Who are your favourite musicians/composers?
Having favourite musicians and composers is never a strong feeling for me as the music I want to listen to may depend, if not on work considerations (for example I write CD reviews) then on my mood. However the music I turn to most often is ancient, from plainchant through Landini, Dufay, Josquin and Monteverdi. Then I love Debussy, Ravel and Manuel de Falla. But of contemporaries I had a great admiration for the late Oliver Knussen, a fine conductor and very clever and sensitive composer. My own teachers, for example Edmund Rubbra and John Joubert have been a great inspiration to me. I have come to realise for example that Joubert’s Second Quartet has been a big influence on my own 3rd Quartet although but it is not immediately apparent. The development and control of fast music is something I have learned by studying his music and other contemporary composers like Magnus Lindberg. And, by chance really, Rubbra’s remark that composing is akin to a controlled improvisation is exactly how I feel.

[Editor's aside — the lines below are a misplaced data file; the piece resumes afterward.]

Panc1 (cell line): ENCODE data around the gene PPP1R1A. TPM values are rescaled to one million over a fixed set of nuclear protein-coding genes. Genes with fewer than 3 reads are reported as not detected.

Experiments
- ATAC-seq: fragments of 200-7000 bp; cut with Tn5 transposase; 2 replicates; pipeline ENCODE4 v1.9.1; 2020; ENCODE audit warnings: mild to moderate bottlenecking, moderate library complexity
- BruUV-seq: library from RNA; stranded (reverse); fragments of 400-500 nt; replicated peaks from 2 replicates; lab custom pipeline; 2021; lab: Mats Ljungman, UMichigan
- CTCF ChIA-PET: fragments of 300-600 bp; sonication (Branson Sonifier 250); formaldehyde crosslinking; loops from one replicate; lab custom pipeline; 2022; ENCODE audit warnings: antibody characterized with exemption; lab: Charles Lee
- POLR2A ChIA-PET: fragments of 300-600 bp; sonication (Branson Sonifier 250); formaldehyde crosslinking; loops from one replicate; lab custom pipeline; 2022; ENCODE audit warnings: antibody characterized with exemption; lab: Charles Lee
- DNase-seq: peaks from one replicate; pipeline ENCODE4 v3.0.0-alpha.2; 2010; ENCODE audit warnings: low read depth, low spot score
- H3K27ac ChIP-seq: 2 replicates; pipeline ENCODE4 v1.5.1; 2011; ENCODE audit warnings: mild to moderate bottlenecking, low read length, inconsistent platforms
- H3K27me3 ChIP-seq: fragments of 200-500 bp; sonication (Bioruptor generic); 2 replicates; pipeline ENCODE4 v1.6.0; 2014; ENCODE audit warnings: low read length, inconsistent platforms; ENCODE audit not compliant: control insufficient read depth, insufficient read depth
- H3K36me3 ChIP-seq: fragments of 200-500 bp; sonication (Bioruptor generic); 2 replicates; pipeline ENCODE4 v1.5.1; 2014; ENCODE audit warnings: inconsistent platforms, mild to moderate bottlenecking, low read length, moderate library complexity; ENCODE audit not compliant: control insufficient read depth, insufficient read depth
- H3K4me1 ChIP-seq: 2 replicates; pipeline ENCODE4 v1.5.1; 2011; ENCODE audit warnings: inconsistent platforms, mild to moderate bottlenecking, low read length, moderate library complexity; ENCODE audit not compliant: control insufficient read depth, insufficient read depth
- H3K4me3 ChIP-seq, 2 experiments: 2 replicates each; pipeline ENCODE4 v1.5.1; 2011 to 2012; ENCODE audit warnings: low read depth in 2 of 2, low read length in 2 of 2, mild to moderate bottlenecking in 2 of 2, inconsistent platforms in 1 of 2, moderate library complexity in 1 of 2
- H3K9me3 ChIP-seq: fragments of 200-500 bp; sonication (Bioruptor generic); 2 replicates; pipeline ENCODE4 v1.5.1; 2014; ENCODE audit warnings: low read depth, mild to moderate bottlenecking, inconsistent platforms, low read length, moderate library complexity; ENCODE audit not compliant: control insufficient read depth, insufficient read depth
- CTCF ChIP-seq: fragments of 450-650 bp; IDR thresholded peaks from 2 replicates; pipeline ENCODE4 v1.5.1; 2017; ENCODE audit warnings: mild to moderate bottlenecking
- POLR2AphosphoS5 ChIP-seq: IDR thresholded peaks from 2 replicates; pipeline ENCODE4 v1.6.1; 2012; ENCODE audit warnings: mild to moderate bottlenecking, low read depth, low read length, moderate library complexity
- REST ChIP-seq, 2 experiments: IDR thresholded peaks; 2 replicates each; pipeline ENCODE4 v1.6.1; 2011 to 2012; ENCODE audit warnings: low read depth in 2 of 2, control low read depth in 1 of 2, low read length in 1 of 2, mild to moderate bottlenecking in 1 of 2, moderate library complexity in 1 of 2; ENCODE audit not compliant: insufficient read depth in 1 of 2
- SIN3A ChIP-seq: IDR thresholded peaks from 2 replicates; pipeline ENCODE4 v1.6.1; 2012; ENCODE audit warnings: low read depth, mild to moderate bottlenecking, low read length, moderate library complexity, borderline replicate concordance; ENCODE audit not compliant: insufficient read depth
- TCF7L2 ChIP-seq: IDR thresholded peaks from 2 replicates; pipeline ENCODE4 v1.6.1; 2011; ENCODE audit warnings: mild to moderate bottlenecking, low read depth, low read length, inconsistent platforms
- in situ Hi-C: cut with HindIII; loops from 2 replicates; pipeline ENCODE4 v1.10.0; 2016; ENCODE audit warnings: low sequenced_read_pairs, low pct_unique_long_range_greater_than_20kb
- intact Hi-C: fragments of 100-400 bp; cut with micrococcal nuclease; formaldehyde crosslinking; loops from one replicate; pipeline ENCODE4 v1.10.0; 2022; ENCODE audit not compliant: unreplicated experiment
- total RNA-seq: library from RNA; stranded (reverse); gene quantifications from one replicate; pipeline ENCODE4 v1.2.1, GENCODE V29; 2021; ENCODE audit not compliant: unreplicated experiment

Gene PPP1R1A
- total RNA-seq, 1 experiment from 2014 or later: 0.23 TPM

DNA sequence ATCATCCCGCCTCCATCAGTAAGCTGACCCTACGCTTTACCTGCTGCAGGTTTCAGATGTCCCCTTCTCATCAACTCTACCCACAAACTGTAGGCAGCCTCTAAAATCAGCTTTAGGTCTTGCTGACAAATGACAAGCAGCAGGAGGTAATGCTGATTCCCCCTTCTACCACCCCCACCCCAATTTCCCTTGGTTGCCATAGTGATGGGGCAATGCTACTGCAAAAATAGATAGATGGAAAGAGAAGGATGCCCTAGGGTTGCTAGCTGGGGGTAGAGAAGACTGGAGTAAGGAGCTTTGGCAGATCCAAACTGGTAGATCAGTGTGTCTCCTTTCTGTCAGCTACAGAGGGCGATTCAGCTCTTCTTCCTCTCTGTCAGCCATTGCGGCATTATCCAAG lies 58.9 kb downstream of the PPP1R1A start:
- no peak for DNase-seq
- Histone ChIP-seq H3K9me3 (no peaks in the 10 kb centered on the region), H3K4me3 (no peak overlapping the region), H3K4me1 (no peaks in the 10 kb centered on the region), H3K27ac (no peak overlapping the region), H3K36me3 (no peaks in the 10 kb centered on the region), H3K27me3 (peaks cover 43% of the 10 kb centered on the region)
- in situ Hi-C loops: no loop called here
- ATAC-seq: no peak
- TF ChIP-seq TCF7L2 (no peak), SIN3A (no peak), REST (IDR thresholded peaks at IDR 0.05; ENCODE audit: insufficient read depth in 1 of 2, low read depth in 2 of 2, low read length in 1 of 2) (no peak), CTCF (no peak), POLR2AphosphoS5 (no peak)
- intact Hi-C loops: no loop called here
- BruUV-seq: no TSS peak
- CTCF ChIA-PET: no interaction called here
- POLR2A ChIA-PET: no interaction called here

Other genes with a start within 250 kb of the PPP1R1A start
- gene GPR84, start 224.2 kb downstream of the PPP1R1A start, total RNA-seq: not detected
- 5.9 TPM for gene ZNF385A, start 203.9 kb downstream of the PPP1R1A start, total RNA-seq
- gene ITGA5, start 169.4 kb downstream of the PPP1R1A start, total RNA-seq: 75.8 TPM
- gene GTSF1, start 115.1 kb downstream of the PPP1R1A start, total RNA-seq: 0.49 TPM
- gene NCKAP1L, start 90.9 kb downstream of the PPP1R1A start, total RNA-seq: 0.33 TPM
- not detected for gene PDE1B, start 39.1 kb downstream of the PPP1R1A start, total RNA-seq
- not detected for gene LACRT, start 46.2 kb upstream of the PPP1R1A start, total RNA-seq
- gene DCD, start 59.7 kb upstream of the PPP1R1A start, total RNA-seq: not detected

What do you consider to be the most important ideas and concepts to impart to aspiring musicians?
I want to feel that I have given the listeners an uplifting, hopefully mostly joyous experience and have been able to open a new world for them which they might feel they could explore further.
As a musician, what is your definition of success?
You will have to work hard and persevere. Always trust your instincts but also listen to criticism. You should continuously learn from composers and performers, soak up that learning and grow in understanding.
What is your idea of perfect happiness
Spending quality time with my wife and family
What do you enjoy doing the most
Being a tourist and seeing wonderful historic sites.
Gary Higginson, born 1952, is a composer, singer and writer on music, with special interest in the medieval and renaissance periods and 20th-century music.
Gary trained at the Guildhall School of Music and Drama under Edmund Rubbra, Patric Standford, Buxton Orr and Alfred Nieman. Later, whilst a student at Birmingham University, he continued composition studies under John Joubert.
He was Director of Music at Our Lady’s Chetwynde School in Cumbria from 1996 to 2008, when he retired to become a freelance musician. He is also a Music examiner for Trinity College, London. He moved back to Herefordshire in 2011.
Gary has written over 170 compositions. These include several orchestral works, two operas for young people, three string quartets, a great deal of church and Christmas music, a piano quartet, solo sonatas for every standard woodwind and string instrument, songs and song cycles, educational music – for voices, piano solo, flute, etc – pieces for brass band and a great deal more. His music has recently been heard in South America, France and Ireland.